“One of the reasons you join lawsuits instead of bringing them is, even if you win in Minnesota and you go to the 8th Circuit and they overturn it, you have set a bad precedent for the rest of the country,” she said. “So you want to be strategic where you bring cases.”
These sound like legitimate strategic concerns, and that’s definitely something I want in an AG: the ability to identify cases where our participation is helpful, vs. situations where it would be symbolically nice but ultimately detrimental.
Because she’s been in the legislature for decades, quite a lot comes up about her if you look through old news articles. She supported the penny-per-pill fee for opioids. (This is popular among Democrats. I dislike this proposal because it’s not like the drug companies are going to pay that penny; they’ll simply jack up prices and it’ll get passed along to a bunch of people taking opioids because they’re in severe pain, i.e., probably not people with a lot of spare money under the couch cushions.) She sponsored a bill to remove cameras from courtrooms. She proposed an amendment to a bill to ban private prisons in MN. (I would be super in favor of that one.) She introduced a bill to make it illegal to harass someone online by pretending to be them. (Okay, you know what? That is possibly the biggest point in her favor so far.)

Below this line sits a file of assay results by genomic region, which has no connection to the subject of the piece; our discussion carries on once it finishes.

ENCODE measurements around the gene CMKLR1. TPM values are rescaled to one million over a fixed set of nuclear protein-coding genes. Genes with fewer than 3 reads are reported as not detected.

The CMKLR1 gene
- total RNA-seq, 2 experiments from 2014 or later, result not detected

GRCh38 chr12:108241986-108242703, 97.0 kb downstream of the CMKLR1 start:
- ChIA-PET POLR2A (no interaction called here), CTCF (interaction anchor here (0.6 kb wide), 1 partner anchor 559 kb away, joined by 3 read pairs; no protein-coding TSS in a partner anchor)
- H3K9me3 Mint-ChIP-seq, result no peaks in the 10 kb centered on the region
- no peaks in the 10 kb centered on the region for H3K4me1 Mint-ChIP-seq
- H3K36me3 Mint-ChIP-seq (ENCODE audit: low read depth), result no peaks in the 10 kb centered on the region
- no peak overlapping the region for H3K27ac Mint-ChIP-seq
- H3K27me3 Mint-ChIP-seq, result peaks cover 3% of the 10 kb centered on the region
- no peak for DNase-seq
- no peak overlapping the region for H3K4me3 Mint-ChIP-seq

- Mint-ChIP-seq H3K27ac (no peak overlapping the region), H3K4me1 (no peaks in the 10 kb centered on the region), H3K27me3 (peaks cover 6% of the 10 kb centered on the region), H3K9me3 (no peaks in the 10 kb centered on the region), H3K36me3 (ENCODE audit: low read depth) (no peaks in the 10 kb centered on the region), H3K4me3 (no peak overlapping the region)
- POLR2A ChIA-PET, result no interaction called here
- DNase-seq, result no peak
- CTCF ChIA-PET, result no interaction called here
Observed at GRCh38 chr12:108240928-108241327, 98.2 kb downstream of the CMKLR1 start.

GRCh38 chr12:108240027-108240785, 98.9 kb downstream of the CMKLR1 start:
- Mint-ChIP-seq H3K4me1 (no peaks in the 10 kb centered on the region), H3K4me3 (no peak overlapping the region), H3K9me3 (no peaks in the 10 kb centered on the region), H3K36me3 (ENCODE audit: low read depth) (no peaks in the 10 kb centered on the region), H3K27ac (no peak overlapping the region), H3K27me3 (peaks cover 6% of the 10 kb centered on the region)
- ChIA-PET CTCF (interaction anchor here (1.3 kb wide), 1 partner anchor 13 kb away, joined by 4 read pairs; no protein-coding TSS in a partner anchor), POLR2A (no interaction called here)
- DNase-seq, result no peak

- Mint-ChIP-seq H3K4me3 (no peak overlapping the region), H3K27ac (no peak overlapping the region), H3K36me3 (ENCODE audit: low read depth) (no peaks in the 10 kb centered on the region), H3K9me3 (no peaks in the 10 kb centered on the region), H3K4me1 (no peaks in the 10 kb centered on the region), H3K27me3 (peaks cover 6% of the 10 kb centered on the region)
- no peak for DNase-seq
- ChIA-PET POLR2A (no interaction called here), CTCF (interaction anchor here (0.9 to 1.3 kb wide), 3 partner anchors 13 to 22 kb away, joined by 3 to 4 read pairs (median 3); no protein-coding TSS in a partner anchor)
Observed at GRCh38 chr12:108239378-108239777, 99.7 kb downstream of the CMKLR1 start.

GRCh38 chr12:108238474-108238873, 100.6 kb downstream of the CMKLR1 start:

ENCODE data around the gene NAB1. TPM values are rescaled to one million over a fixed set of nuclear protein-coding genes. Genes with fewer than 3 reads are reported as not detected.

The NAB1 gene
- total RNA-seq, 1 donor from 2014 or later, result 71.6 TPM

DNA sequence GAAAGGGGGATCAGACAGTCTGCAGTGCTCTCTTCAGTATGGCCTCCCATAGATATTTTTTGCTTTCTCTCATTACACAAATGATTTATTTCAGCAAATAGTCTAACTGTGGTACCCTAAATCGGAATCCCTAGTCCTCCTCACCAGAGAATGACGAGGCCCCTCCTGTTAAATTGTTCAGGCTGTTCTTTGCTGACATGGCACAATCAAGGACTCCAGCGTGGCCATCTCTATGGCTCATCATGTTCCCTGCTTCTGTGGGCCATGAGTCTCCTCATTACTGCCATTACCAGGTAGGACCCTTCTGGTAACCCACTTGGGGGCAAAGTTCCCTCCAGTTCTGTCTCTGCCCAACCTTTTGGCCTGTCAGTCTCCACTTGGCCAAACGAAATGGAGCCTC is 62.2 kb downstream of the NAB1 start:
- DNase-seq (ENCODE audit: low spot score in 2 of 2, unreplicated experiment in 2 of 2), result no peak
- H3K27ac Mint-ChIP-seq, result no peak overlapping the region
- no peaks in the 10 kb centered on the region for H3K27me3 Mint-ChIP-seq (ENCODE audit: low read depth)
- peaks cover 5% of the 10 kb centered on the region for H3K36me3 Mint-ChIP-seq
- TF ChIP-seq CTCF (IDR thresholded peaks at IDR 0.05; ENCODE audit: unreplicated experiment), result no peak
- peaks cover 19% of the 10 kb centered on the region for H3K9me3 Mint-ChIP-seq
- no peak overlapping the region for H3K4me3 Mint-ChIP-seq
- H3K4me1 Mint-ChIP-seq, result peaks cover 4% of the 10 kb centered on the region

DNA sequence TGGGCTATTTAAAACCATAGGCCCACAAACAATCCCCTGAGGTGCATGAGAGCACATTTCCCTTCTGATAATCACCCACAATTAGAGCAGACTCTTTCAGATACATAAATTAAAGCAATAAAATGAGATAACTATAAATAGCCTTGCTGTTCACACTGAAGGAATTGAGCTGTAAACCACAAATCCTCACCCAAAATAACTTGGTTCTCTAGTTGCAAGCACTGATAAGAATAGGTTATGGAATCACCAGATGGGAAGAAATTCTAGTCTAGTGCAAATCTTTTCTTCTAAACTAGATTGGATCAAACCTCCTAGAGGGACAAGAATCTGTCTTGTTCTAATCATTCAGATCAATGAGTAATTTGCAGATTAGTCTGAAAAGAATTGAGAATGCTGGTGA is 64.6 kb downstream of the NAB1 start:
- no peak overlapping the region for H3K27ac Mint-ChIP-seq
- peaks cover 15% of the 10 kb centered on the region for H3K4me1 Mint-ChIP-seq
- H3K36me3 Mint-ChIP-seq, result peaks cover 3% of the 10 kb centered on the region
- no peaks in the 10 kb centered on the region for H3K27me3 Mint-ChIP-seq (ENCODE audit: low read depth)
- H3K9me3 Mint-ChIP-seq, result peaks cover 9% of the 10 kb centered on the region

She also faced down a whole lot of snickering, much of it from fellow DFLers, when she proposed a law to make it a crime to ejaculate in someone’s food. An excerpt, because it’s got one hell of a mic drop: